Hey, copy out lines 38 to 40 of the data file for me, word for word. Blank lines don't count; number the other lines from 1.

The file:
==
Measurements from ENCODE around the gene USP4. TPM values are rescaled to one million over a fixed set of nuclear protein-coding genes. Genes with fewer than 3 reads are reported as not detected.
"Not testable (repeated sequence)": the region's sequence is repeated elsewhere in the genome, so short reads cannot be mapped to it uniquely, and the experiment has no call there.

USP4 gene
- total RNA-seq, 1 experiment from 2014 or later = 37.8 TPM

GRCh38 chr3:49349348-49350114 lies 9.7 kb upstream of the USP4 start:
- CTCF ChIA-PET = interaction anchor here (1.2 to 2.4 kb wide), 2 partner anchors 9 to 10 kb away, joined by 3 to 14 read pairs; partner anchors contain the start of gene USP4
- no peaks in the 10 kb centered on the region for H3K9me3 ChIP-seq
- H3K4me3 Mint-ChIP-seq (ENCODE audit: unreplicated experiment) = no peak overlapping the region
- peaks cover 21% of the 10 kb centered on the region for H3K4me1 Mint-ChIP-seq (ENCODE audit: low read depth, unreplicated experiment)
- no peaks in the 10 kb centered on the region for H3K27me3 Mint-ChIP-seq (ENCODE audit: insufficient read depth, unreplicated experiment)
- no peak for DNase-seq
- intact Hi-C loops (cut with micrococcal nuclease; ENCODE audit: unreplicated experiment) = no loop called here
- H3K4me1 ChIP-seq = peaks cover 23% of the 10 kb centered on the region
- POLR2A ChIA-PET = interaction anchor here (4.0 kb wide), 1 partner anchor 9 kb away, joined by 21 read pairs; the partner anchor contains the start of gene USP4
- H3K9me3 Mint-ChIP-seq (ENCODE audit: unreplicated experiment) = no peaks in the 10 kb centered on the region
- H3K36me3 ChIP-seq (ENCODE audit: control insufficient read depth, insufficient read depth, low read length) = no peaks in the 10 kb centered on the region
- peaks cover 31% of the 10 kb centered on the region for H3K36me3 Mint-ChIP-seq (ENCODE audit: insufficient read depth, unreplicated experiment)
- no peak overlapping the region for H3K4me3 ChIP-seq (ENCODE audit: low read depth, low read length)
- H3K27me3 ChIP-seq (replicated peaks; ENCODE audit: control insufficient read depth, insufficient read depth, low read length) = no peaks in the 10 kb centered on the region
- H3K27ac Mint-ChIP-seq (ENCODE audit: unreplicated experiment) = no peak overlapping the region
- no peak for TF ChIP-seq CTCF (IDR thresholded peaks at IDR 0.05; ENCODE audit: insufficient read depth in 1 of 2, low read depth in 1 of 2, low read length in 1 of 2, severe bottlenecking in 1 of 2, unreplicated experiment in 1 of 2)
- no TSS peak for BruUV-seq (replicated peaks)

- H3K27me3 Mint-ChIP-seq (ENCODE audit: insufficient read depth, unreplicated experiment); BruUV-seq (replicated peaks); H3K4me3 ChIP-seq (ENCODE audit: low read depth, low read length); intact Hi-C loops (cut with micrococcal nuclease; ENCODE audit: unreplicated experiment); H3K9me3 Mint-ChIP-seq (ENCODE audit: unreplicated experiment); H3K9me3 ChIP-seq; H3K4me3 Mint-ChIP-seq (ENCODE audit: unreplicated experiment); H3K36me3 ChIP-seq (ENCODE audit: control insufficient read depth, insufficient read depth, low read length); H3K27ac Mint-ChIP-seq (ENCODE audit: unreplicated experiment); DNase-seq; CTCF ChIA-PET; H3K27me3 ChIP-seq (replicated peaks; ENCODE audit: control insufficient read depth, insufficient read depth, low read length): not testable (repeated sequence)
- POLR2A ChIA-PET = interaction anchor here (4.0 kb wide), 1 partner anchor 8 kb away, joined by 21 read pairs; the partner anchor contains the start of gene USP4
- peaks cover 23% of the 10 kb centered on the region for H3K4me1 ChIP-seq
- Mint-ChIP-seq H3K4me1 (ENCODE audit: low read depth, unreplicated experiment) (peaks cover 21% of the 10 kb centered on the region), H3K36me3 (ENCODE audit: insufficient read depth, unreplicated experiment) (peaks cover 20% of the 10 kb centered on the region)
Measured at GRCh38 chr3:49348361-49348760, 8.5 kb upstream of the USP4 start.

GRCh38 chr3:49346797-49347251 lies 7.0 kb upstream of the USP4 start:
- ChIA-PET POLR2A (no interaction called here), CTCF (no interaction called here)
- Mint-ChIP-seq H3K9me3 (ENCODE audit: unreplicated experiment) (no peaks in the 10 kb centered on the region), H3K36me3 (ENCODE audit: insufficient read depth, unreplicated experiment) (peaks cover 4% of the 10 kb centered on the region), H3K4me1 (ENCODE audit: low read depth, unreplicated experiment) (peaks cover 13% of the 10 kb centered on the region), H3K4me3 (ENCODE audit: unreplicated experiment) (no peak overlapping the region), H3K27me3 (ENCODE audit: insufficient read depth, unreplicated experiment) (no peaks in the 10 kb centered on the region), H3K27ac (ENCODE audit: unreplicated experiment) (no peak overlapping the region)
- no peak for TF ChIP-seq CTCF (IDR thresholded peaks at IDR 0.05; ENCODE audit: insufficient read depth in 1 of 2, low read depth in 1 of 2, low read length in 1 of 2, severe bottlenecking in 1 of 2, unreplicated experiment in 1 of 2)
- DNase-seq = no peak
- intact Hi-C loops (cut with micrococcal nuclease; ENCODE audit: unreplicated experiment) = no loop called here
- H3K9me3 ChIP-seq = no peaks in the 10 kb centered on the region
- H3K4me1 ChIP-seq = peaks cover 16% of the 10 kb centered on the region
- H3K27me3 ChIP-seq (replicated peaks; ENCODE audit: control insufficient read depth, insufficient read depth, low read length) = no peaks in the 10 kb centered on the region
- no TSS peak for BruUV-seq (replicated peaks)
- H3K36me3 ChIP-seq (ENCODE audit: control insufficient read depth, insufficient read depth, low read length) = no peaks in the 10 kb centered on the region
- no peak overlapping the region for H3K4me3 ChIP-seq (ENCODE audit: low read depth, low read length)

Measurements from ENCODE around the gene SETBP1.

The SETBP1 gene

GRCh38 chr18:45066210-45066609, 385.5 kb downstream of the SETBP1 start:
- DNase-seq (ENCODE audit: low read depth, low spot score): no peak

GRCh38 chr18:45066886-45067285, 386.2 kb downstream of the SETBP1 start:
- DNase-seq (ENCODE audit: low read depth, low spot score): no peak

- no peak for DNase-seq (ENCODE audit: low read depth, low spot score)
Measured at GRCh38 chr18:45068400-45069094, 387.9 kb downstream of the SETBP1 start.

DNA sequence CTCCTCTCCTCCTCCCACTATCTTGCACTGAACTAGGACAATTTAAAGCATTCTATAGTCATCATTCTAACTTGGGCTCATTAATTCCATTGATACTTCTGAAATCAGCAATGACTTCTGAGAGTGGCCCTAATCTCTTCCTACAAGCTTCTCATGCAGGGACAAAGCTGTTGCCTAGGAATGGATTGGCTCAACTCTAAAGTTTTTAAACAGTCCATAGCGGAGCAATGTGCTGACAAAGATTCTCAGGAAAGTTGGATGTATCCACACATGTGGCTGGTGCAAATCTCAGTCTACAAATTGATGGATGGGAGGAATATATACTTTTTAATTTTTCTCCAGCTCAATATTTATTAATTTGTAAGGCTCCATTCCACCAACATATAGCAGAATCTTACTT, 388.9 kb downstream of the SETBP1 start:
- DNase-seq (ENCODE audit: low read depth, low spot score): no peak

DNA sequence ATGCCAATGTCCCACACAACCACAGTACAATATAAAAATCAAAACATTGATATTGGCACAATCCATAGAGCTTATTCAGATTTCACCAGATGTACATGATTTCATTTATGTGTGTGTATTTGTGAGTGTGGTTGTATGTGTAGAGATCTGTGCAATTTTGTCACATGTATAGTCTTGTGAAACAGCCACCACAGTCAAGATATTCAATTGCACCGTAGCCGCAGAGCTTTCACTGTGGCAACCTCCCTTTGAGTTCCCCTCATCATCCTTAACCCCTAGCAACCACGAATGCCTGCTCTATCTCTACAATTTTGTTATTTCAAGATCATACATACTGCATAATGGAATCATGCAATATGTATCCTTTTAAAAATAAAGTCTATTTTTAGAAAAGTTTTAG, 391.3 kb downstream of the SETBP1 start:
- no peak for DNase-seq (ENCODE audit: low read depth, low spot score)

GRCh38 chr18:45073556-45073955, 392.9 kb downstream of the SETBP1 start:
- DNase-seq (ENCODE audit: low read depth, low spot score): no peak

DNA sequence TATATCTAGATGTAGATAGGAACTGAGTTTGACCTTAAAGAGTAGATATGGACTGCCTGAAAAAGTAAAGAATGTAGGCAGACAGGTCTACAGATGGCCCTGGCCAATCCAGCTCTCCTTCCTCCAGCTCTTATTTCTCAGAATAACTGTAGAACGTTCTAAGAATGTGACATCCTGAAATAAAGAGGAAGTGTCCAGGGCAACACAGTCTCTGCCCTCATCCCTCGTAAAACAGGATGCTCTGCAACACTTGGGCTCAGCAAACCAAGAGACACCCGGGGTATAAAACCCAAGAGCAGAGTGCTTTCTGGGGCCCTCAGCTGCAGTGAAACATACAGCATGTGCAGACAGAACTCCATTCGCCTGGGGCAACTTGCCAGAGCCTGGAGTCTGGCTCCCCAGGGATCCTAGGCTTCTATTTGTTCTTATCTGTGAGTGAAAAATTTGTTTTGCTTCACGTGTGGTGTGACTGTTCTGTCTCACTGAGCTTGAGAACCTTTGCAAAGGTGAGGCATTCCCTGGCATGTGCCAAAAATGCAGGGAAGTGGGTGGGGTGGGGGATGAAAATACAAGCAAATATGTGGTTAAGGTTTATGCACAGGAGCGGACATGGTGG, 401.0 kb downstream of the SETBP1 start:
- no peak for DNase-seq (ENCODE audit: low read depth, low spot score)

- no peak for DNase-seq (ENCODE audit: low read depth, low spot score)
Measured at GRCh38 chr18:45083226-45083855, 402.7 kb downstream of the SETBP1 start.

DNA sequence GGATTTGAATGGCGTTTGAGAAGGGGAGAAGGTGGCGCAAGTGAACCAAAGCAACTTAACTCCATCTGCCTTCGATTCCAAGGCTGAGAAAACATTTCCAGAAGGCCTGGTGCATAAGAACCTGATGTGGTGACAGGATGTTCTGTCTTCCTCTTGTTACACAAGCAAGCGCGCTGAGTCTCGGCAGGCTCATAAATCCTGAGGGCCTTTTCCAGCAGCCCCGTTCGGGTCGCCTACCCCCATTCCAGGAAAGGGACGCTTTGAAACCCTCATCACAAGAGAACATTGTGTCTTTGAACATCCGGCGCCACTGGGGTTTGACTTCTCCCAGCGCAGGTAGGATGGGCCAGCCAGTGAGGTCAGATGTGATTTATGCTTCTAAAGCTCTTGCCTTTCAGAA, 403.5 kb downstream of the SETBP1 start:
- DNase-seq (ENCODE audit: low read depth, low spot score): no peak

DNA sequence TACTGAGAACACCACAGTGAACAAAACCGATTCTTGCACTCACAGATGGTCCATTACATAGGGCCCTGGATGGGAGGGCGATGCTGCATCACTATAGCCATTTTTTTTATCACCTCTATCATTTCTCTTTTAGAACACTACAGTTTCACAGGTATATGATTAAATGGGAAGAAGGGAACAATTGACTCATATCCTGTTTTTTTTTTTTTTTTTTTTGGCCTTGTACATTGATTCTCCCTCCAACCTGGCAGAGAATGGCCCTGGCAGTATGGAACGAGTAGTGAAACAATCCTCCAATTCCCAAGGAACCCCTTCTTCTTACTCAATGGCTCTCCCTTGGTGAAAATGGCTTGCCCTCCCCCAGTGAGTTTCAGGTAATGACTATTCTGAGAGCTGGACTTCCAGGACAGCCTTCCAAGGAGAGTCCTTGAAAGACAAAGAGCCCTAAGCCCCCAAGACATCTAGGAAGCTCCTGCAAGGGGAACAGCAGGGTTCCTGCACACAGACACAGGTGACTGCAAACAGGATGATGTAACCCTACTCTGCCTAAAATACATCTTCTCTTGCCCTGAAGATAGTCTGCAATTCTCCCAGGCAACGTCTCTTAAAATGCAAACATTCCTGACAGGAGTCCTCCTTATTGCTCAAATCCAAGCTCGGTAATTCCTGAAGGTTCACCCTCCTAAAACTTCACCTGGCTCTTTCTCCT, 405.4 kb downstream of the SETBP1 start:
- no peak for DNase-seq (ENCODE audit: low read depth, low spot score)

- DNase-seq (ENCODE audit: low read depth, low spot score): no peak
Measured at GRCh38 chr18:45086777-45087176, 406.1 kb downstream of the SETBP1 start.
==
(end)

- H3K36me3 ChIP-seq (ENCODE audit: control insufficient read depth, insufficient read depth, low read length) = no peaks in the 10 kb centered on the region
- no peak overlapping the region for H3K4me3 ChIP-seq (ENCODE audit: low read depth, low read length)

Measurements from ENCODE around the gene SETBP1.